On the heels of the Windows Phone “Mango” release to manufacturing, Microsoft on Wednesday also provided developers with an updated version of its beta Mango software development kit (SDK).
The revamped software, known as the Windows Phone SDK 7.1 “Beta 2 Refresh,” is available for download now at the Mango Connect site, Cliff Simpkins, product manager for Windows Phone 7, wrote in a blog post. The update represents “a month of great progress by the engineering team, further refining and improving the Mango developer experience,” he said.
Simpkins highlighted a few of the improvements included in Beta 2, including locked APIs, built-in screenshot capability in the emulator, improved profiler, the ability to install NuGet into the free version of the Windows Phone SDK tools, and a peek at the Marketplace Test Kit.
Microsoft also sent out an OS update to Microsoft Update servers, which will let developers update retail Windows Phones that they updated to Mango over the last month. When it’s available, developers will see a pop-up, which will prompt them to connect their phone to their computers. The update, dubbed Build 7712, is not the RTM but a pre-release build; details about installation are available on the blog.
So why didn’t Microsoft provide developers with the RTM version of Mango? Two reasons.
“First, the phone OS and the tools are two equal parts of the developer toolkit that correspond to one another. When we took this snapshot for the refresh, we took the latest RC drops of the tools and the corresponding OS version,” Sipmkins wrote. “Second, what we are providing is a genuine release candidate build, with enough code checked in and APIs locked down that this OS is close enough to RTM that, as a developer, it’s more than capable to see you through the upcoming RC drop of the tools and app submission.”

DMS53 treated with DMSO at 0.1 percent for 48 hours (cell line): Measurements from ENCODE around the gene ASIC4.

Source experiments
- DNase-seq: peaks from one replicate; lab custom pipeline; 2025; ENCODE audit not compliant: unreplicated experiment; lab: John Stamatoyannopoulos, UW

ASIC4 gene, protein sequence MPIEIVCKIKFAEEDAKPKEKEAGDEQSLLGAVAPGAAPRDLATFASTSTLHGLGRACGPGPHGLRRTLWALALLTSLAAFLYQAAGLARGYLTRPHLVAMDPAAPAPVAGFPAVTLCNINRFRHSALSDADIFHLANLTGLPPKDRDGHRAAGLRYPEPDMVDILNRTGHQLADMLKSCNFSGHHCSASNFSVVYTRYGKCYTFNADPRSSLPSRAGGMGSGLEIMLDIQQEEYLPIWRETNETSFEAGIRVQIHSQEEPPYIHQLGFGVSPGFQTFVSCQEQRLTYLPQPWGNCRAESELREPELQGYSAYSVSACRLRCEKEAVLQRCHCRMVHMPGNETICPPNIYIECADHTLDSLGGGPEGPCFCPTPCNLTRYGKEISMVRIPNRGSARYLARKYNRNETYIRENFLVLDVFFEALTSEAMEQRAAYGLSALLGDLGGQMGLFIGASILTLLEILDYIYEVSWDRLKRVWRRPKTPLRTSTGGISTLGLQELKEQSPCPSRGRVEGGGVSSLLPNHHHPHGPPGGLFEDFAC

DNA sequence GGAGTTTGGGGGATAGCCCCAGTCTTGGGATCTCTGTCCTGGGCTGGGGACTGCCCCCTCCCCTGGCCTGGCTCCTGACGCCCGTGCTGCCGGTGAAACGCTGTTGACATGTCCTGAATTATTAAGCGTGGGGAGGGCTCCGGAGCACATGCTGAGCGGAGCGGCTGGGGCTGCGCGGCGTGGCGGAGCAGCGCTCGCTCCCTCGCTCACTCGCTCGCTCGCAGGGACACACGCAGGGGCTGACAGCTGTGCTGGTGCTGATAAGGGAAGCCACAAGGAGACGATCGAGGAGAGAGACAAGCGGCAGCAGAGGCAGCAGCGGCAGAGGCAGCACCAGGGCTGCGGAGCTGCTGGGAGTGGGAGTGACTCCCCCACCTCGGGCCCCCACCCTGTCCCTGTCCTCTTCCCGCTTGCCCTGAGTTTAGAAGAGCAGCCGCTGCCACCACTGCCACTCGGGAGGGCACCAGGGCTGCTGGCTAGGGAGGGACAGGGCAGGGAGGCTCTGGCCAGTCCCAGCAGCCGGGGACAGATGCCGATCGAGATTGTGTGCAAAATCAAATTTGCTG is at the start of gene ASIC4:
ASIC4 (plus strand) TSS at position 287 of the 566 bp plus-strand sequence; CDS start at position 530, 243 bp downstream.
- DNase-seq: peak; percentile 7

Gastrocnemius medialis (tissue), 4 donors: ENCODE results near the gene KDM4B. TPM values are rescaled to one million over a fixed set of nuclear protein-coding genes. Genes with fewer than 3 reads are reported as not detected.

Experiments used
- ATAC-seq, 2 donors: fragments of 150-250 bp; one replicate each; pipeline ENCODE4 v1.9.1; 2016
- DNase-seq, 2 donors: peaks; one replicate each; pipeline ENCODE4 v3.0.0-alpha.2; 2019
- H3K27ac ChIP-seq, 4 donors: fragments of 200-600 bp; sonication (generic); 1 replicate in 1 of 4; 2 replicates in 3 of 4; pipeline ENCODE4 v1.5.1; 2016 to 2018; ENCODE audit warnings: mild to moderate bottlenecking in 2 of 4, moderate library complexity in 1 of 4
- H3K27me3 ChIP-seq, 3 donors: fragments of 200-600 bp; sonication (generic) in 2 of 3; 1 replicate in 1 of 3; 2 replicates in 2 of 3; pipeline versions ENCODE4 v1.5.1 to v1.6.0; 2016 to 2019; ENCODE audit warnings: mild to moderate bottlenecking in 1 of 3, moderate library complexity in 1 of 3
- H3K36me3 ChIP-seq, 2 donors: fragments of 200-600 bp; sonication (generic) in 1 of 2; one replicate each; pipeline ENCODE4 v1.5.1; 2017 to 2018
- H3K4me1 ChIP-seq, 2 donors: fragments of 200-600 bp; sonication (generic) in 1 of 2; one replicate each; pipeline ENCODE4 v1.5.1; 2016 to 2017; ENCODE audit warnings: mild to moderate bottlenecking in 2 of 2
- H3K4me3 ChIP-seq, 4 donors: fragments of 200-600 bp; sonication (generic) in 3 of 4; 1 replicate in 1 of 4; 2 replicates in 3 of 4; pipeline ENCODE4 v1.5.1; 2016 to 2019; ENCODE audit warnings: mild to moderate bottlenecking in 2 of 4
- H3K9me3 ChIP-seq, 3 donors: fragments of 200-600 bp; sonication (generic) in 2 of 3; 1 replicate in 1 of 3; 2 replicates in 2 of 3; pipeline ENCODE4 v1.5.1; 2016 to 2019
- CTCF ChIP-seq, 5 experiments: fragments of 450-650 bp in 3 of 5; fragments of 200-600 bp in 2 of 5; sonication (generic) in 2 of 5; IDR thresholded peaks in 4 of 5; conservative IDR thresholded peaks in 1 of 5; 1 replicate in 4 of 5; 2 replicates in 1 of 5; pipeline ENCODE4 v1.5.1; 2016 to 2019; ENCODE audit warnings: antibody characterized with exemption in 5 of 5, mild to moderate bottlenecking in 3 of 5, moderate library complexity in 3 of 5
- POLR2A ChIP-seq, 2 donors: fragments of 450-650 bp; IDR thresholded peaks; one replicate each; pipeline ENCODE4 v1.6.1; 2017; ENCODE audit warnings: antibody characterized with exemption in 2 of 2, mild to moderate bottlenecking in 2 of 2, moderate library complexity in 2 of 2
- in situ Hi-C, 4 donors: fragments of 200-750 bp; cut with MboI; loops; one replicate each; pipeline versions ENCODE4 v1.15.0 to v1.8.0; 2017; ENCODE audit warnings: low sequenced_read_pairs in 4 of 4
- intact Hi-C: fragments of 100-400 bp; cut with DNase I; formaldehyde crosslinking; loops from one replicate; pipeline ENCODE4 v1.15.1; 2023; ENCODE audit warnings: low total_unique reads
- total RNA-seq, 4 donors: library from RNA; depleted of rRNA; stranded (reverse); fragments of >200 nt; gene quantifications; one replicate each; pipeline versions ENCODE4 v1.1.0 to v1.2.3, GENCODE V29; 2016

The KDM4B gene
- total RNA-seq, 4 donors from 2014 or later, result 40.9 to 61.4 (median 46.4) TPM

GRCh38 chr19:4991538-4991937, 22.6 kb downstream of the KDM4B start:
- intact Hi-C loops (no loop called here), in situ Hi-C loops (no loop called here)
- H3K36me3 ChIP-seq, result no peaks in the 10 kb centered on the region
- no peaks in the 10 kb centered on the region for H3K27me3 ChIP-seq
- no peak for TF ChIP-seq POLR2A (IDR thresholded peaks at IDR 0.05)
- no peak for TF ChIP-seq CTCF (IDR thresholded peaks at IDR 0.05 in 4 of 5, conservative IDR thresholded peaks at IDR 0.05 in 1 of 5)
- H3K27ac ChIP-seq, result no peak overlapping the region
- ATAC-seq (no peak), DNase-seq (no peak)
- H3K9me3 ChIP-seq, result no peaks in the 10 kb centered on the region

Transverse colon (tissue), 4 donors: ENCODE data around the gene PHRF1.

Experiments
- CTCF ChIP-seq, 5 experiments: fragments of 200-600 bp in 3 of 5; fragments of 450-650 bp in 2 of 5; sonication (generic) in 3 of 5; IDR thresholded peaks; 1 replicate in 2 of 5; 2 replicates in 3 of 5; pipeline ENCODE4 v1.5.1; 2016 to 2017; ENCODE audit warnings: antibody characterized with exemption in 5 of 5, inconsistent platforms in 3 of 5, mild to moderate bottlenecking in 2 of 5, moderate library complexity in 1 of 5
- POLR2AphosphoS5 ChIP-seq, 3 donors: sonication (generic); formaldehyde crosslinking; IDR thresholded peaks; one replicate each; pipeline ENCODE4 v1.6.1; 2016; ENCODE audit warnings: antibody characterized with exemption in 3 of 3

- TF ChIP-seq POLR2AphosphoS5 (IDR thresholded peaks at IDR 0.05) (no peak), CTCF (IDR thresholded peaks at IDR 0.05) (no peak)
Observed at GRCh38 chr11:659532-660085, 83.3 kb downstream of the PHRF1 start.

Simpkins urged developers to try out build 7712; “it’s a sweet ride, to be sure,” he wrote.
For more, see PCMag.com’s preview of Mango and the slideshow below. “The next version of Windows Phone 7, called ‘Mango,’ although that won’t be its final name, is great-looking and fun to use,” wrote PCMag mobile analyst Sascha Segan. “It’s full of people-centric features that make it easier to stay in touch with friends and family, to communicate, and to share ideas. It’s easier to use than Android, and in many ways slicker than Apple’s iOS.”
Also this week, the first smartphone running Mango was unveiled in Japan.The Fujitsu IS12T will hit carriers and stores in September, but is not expected to come to the states.